Today, we’re featuring an interview with Noah King, VP Group Director and Global Product Lead for Socialyse, the social team embedded in Havas Media in about 40 markets globally. Noah helps define the Socialyse product offering through partnership, procurement, and co-creation of innovative social media tools and platforms.

Noah has a design background and a master’s degree in Digital Technology from NYU. He volunteers regularly for charitable causes and has a deep interest in wine.

What’s your role and what does an average day in your life look like?

I lead the paid social marketing efforts for Havas Media in Boston as part of Socialyse.

Most of the day, I’m in meetings: client presentations, internal strategy and staffing plans, hands-on managing, etc. Mentorship is a big part of the role. I have frequent individual meetings with the team to coach them and help build a foundation of professional skills.

What’s it like being in social advertising right now?

I think it’s very exciting to work in social advertising right now. We’re at a point in time where every week significant changes are unfolding in our industry. Whether it’s the social publishers rolling out platform updates or announcing partnerships…everything’s in flux. I like to say that it feels like I’m surfing and riding this innovation wave and the wave keeps getting bigger and bigger. All you can do is to stay on the front edge as much as possible.

What is one skill you have that has helped you be the best marketer you can be?

I think that the most important skill is listening. You can interpret that a few different ways.

When it comes to being an objective-driven, performance marketer, you have to really listen and understand your client’s business in order to build a really great and structured media brief. If you can really listen to what the client’s needs are and capture it in the brief, then everyone’s on the same page of what’s important and the rest is just hard work and fulfilling that vision.

Listening is also important on the execution side because, often, there are so many different channel experts who are all working together. We have to make sure our programs are synchronized with each other and that can’t happen unless everyone listens. If you are operating in a silo or pushing for a personal win, then you aren’t doing right by your clients.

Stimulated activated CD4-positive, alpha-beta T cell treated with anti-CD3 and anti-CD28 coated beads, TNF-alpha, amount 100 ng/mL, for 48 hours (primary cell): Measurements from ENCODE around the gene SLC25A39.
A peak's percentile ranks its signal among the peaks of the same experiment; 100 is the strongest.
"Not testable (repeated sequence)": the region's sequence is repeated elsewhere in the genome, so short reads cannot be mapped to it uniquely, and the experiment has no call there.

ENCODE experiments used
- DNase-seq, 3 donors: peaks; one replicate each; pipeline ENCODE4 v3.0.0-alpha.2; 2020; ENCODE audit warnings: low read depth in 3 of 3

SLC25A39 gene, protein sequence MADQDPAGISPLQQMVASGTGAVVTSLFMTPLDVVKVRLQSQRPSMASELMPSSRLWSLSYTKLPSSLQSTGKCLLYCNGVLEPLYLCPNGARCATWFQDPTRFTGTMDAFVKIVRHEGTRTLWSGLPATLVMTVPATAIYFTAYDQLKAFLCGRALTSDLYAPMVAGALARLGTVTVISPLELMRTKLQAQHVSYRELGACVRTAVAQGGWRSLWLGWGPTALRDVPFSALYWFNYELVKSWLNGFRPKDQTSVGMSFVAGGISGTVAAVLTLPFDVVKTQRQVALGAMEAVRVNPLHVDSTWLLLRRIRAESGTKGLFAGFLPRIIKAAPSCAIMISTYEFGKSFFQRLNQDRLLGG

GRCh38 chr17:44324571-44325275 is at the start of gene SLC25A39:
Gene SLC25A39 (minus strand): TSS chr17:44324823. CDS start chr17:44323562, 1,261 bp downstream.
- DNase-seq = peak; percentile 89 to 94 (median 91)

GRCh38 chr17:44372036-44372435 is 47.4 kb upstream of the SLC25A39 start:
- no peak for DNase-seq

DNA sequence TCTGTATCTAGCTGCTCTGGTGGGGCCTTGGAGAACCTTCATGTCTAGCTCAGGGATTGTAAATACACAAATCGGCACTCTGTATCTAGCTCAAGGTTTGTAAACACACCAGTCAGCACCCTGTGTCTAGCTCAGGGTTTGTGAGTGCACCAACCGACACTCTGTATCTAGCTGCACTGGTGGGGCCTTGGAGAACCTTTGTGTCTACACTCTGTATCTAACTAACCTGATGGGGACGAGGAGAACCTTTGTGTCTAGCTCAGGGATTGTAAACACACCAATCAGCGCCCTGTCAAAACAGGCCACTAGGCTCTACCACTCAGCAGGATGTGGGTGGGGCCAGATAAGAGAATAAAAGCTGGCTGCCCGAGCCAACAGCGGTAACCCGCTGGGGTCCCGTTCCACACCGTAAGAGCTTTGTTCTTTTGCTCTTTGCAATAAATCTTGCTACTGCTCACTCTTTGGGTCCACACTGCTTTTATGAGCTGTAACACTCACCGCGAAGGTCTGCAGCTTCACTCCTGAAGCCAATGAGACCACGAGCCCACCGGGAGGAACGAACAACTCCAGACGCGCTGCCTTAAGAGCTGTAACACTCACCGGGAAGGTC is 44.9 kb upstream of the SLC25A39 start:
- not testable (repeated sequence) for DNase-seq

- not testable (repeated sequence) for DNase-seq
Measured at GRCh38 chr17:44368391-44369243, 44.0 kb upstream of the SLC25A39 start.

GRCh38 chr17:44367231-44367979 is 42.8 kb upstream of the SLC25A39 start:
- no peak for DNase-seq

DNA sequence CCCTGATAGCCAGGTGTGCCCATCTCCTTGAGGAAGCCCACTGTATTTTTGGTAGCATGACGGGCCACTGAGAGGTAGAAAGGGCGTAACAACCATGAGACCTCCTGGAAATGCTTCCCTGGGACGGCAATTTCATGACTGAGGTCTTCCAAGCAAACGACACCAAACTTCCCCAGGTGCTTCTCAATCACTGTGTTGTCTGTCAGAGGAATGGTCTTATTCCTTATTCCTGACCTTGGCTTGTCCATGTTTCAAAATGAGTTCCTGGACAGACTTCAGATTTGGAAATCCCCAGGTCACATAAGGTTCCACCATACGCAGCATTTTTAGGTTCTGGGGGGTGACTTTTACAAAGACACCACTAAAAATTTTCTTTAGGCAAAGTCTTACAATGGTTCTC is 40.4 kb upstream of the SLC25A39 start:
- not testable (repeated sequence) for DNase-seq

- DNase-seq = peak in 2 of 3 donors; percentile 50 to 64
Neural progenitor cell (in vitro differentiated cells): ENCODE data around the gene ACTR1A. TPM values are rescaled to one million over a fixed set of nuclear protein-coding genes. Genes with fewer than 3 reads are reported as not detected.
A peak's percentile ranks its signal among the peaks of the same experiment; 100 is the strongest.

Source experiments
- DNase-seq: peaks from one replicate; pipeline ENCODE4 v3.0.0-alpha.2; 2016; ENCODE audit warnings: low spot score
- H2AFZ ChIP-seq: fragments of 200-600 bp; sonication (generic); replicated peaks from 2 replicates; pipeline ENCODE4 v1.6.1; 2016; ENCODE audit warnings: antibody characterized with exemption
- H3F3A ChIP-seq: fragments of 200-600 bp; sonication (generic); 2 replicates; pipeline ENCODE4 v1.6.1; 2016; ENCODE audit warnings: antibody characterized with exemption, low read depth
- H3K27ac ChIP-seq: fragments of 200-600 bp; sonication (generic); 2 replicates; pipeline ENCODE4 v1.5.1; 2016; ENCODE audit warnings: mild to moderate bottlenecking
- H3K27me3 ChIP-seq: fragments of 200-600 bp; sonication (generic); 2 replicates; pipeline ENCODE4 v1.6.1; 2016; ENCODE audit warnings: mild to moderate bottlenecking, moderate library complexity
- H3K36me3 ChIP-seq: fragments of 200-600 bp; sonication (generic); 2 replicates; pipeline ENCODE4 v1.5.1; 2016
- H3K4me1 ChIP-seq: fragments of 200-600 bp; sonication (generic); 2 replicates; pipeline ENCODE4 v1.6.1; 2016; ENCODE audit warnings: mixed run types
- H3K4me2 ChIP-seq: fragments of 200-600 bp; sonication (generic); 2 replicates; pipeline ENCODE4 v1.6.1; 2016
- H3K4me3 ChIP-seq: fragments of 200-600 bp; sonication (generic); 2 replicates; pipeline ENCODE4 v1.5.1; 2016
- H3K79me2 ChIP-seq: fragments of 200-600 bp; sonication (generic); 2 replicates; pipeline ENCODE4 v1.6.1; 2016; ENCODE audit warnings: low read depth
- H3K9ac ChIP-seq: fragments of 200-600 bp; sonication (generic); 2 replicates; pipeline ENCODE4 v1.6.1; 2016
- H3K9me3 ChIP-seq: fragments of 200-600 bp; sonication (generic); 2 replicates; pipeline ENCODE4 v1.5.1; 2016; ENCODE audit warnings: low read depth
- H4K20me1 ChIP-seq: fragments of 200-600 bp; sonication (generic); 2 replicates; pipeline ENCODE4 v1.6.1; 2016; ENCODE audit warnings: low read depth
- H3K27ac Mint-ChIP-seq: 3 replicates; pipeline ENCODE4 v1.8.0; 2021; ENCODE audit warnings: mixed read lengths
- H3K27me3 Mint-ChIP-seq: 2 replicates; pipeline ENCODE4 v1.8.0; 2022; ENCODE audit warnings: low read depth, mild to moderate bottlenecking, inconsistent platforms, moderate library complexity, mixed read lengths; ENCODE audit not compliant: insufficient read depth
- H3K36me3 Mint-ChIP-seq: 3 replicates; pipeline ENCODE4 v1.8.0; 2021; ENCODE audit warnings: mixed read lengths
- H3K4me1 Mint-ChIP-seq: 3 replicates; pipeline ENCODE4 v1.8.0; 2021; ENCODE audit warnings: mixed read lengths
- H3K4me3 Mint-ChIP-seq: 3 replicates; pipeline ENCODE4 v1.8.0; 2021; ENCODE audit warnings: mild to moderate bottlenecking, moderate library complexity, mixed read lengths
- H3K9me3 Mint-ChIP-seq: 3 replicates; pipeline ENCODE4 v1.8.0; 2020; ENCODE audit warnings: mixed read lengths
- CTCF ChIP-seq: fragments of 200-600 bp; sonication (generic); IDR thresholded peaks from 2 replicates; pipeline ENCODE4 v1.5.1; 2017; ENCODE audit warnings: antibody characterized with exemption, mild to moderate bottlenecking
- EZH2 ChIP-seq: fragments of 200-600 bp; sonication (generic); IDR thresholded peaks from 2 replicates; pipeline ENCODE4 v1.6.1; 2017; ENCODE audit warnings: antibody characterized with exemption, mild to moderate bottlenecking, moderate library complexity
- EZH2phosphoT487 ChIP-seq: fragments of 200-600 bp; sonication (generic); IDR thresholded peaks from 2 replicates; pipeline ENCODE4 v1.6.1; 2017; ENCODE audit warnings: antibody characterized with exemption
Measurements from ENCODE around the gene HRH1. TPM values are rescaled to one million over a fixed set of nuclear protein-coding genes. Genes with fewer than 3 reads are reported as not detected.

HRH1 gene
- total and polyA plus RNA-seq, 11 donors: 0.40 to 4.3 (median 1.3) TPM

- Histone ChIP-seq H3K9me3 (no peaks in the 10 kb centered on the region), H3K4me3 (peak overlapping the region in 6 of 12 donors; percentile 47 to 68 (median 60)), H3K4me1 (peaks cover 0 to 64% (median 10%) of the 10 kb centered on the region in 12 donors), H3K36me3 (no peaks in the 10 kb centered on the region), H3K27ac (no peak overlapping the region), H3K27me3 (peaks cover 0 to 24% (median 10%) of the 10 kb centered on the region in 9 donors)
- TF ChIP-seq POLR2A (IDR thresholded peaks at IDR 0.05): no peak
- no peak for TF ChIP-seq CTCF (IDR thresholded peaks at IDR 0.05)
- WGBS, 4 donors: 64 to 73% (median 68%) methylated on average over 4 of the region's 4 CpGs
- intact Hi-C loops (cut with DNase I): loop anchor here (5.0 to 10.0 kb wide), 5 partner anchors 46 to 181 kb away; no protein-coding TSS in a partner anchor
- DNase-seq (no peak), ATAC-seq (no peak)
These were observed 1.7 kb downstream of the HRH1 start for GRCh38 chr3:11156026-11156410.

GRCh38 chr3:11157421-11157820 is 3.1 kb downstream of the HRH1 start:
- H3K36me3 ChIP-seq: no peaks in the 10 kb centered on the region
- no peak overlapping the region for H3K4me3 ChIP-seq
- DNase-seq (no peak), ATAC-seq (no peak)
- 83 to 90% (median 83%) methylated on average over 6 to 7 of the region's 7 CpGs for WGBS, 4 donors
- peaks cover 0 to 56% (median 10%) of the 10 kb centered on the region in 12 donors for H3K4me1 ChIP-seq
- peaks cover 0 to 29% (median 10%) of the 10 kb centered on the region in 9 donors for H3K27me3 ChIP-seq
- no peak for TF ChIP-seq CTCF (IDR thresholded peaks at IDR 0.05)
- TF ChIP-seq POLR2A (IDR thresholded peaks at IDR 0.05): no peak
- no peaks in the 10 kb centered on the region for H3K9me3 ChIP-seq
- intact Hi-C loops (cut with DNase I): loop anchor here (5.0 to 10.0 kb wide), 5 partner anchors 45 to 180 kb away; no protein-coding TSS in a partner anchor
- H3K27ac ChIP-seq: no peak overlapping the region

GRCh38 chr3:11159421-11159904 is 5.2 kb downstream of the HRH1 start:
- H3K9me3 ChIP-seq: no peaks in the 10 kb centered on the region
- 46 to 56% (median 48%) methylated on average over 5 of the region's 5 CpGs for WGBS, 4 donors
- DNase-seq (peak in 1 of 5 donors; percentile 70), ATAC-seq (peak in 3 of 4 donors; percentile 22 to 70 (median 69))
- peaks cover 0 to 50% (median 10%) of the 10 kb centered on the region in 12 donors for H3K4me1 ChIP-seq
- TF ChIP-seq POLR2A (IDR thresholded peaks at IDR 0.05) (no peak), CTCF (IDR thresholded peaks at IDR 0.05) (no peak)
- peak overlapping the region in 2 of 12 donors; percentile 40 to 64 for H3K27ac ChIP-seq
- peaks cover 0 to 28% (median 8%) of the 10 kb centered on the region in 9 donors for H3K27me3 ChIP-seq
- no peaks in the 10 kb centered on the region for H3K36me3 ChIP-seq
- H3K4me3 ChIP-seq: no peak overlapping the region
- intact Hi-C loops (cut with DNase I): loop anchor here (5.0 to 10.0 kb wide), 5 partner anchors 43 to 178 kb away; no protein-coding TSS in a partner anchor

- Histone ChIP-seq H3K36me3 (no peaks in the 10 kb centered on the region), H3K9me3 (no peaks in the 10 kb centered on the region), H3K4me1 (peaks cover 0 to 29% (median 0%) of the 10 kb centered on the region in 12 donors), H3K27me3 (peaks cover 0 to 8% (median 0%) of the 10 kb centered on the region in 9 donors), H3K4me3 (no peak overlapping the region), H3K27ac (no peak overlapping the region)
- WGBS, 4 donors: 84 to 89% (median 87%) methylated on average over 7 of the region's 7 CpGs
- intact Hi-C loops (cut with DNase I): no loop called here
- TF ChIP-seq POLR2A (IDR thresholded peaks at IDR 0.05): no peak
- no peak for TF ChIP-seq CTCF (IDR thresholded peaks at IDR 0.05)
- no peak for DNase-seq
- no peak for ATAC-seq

And finally, listening to customers to see how they’re reacting to your marketing in market is one of the most important skills any marketer can have. The best marketers aren’t planning on assumptions, they’re putting their messages and media into market and observing customer behavior to align with what they want.

How are you keeping up with this rapidly evolving Social space?

Admittedly, I’m not doing a perfect job. I remember my first internship in social media and at that time I had the bandwidth to read all of the different trades. I’d spend hours every day on Mashable, TechCrunch, etc. but I just don’t have the time to do that as much as I would like to. I do what I can. For example, on my commute, I scan Twitter, LinkedIn, etc. and I do still read certain key articles each week.

I’m in meetings most of the time, so I actually get a lot of information with partners. I’m meeting with Facebook and Twitter every week. I meet with our reps like 4C. These people are talking to a lot of other social marketers and always have interesting things to say. Once, again, listening is such a crucial skill.

I’m at the point now where because I have a lot of meetings every quarter, I’m pretty up-to-speed on the most important macro trends so I’ve become less reliant on the day-to-day news cycle.

What’s your best social advertising tip, trick, or best practice?

Put multiple ads and audiences in market in real-time. At its simplest, it’s A/B testing, but at its most complex, it could be hundreds of permutations and multivariate testing. Let the programmatic algorithms figure out what’s best and then learn what’s working to help influence and improve on your next campaign.

I know you use a variety of social tools, but what do you like about 4C’s offering?

3 things that 4C offers that I think no one is caught up to:

  • Ad Syncing. Syncing ads based on live weather, sports, and TV moments.
  • Workflow. 4C makes it easy to quickly create and manage ads so that we can quickly load permutations. As I said before, my biggest tip is to put a lot of different campaign elements into market to learn what’s working.
  • Affinities. There are some real clever ways to find people by traversing the social graph and identifying patterns and affinities. For example, if I’m trying to reach a very expensive and competitive finance audience, I might be able to find those same people via alternative targeting parameters, all at a lower cost. Utilizing behavior, affinity, and emotion can be a very compelling way to reach people.

What’s your career advice for someone who is thinking about getting into social advertising?

The advice for young people who are considering social advertising as a career path is to be empathetic and listen well. You have to be agile and flexible. The world of social media is changing. If someone’s a freshman in college and wants to do this, the world will have changed by the time they get out. And then a few years later, it will change again.

Remember, the goal is to stay on the surfboard, even if you don’t know where that wave is going to take you. Be open to serendipity. Be open to change.